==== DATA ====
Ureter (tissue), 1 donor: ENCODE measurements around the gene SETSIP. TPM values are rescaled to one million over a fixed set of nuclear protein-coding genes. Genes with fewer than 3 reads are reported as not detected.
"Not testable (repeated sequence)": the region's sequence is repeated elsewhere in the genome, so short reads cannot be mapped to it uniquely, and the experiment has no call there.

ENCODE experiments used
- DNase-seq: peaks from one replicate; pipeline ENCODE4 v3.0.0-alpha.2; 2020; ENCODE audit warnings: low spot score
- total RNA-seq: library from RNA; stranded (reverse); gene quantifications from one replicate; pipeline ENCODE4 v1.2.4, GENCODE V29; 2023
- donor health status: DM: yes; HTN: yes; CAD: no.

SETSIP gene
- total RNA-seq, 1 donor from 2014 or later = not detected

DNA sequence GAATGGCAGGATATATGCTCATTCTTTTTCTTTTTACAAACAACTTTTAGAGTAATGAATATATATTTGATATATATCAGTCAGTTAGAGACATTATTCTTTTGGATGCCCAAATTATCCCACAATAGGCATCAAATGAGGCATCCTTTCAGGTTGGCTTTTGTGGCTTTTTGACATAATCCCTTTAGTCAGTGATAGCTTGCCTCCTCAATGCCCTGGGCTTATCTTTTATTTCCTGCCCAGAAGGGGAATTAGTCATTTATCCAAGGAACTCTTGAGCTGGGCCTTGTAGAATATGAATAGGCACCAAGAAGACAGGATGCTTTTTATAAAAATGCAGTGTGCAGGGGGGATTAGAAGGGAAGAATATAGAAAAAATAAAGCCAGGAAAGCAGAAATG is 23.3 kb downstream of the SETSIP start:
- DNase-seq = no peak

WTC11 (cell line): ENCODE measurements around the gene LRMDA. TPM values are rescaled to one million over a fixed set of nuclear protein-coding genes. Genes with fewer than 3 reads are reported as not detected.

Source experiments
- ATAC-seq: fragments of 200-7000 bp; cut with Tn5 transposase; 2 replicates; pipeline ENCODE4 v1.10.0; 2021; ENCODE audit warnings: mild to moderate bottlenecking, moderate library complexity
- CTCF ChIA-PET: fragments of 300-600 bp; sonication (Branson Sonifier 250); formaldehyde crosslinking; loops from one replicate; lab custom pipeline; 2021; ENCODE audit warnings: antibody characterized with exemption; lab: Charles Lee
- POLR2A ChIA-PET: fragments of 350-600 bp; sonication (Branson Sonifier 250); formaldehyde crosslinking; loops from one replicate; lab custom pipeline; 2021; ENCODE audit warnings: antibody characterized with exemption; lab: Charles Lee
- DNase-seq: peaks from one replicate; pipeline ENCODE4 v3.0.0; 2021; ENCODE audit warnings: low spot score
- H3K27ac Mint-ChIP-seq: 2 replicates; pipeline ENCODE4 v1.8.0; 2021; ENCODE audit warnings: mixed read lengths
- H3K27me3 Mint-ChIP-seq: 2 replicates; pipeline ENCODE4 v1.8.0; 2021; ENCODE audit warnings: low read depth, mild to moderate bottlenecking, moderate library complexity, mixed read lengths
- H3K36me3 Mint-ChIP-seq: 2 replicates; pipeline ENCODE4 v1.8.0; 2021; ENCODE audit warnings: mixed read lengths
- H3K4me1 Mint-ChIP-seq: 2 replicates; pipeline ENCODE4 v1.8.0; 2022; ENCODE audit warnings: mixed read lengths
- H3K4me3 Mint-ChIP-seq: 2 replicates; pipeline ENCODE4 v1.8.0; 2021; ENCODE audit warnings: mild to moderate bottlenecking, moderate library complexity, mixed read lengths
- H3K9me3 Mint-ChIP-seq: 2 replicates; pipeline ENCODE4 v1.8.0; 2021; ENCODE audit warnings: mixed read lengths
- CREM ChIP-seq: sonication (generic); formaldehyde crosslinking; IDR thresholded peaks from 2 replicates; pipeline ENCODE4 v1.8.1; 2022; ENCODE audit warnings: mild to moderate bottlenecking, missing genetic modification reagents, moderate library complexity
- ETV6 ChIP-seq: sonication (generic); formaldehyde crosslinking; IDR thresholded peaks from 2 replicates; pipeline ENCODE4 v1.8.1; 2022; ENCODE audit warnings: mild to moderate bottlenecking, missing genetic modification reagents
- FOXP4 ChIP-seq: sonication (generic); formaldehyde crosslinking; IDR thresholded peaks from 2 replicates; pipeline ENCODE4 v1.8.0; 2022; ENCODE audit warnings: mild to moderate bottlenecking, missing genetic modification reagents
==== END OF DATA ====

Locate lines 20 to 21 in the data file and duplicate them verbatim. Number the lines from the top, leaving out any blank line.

- H3K4me1 Mint-ChIP-seq: 2 replicates; pipeline ENCODE4 v1.8.0; 2022; ENCODE audit warnings: mixed read lengths
- H3K4me3 Mint-ChIP-seq: 2 replicates; pipeline ENCODE4 v1.8.0; 2021; ENCODE audit warnings: mild to moderate bottlenecking, moderate library complexity, mixed read lengths